Book Summaries Psychology

Part 1: The Charismatic (The Art of Seduction)

The Charismatic seducer is the type that enters a room and steals the attention. It is not always obvious what makes them charismatic, it could be the smoothness of their use of language, their self-confidence, the fire in their eyes. But it is always natural, a gift from the gods, something outside their control. People crave a religious experience, and the Charismatic seduces them by providing it.

If you act like you know where you’re going, people will follow you. It doesn’t matter what the plan is, or which direction you’re going – what’s important is the strength of your conviction. Show people that you will not waver from your vision, and they will follow.

People will think that your confidence must rest on solid foundations.

Purposefulness is more charismatic when times are bad. Most people hesitate before taking bold action, and in this case, it is your single-minded self-assurance that will drive you forward. The force of your character will compel people to believe in you.

That devil of a man exercises a fascination on me that I cannot explain even to myself, and in such a degree that, though I fear neither God nor devil, when I am in his presence I am ready to tremble like a child, and he could make me go through the eye of a needle to throw myself into the fire.


Mystery is another component to charisma, but a particular kind of mystery – one that is expressed by contradiction.

The Charismatic may be both proletarian and aristocratic (Mao Zedong), both cruel and kind (Peter the Great), both excitable and icily detached (Charles de Gaulle), both intimate and distant (Sigmund Freud). Since most people are predictable, the effect of these contradictions is devastatingly charismatic.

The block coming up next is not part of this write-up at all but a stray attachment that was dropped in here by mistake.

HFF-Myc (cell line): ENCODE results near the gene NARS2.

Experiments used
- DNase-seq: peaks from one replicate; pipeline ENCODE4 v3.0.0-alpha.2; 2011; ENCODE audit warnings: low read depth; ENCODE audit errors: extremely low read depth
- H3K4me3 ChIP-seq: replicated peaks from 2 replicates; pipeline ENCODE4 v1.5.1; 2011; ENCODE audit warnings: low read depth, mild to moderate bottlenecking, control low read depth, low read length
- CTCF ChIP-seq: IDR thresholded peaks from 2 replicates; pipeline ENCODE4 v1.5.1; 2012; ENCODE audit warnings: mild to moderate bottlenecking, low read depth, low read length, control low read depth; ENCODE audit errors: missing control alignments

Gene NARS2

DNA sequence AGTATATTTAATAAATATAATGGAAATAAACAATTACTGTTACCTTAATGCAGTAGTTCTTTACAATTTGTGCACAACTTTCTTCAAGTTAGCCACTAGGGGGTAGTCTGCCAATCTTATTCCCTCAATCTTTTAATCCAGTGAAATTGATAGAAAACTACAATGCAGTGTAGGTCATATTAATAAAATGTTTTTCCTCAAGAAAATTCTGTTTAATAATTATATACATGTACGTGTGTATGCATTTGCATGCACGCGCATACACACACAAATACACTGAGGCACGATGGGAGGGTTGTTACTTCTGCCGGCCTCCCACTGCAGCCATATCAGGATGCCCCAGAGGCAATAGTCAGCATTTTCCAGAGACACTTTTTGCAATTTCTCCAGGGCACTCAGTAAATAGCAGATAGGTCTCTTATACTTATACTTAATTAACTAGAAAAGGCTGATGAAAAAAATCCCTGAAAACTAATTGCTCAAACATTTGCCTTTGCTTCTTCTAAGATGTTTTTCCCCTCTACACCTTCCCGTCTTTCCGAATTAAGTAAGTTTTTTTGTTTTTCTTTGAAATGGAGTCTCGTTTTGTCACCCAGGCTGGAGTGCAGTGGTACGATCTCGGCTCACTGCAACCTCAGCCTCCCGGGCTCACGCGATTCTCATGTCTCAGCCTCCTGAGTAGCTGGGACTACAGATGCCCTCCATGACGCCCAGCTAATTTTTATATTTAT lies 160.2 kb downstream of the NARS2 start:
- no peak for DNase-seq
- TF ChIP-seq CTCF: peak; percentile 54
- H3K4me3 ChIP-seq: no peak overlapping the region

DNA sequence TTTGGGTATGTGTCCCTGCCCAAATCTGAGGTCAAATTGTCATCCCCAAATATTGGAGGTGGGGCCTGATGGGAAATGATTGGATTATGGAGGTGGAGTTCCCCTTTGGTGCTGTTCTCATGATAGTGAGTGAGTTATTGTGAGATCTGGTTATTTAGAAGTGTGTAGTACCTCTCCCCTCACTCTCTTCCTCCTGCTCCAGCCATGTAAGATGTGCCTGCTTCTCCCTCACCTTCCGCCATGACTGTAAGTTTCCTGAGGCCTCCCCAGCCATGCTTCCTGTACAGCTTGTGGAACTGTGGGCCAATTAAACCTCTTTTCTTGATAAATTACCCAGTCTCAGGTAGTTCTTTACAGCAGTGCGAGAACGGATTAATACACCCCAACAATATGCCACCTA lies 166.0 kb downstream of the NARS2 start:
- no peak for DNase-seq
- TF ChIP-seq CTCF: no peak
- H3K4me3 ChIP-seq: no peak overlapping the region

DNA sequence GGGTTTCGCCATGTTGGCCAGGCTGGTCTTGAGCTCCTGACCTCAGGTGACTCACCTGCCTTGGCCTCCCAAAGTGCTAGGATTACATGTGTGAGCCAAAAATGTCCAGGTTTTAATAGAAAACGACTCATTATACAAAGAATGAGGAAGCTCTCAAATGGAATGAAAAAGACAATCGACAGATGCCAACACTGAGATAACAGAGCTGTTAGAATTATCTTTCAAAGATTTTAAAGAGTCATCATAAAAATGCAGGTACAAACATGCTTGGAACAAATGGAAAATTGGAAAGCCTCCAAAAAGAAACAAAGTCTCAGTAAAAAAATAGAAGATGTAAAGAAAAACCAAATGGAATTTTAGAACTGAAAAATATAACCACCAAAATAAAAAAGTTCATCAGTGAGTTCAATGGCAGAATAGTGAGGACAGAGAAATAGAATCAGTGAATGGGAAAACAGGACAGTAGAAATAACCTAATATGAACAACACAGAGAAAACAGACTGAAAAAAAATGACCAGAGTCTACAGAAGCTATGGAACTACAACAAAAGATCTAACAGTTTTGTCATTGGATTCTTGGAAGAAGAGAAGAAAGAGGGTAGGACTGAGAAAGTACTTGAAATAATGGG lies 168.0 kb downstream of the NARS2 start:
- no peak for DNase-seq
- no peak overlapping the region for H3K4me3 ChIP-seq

Robert Greene, The Art of Seduction

Saintliness, essential to charisma, is another thing that many people lack. Most people must compromise to survive. But not saints, they live out their ideals without caring about the consequences. This quality goes beyond religion, but it must be authentic.

Politicians as disparate as George Washington and Lenin won saintly reputations by living simply, despite their power—by matching their political values to their personal lives. Both men were virtually deified after they died. Albert Einstein too had a saintly aura—childlike, unwilling to compromise, lost in his own world.

Robert Greene, The Art of Seduction

The Charismatic must be eloquent, since he relies on the power of words. The most efficient way to emotionally disturb someone is through words. They can stir anger, or they can elevate, without referring to anything real.

There is also theatricality or the ability to exude a larger than life presence.

Actors have studied this kind of presence for centuries; they know how to stand on a crowded stage and command attention. Surprisingly it is not the actor who screams the loudest or gestures the most wildly who works this magic best, but the actor who stays calm, radiating self-assurance. The effect is ruined by trying too hard. It is essential to be self-aware, to have the ability to see yourself as others see you.

Robert Greene, The Art of Seduction

The Charismatic is attractive because he is not repressed like most people. Instead, he is familiar with his unconscious and knows how to allow others to project onto him their secret fantasies and longings.

You will first have to show that you are less inhibited than your audience—that you radiate a dangerous sexuality, have no fear of death, are delightfully spontaneous. Even a hint of these qualities will make people think you more powerful than you are.

Robert Greene, The Art of Seduction

These skills and others are acquirable through practice.

Napoleon spent hours in front of a mirror, modeling his gaze on that of the great contemporary actor Talma. The key is self-control. The look does not necessarily have to be aggressive; it can also show contentment. Remember: your eyes can emanate charisma, but they can also give you away as a faker. Do not leave such an important attribute to chance. Practice the effect you desire.

Robert Greene, The Art of Seduction

"Silence is the best expression of scorn" - G.B. Shaw

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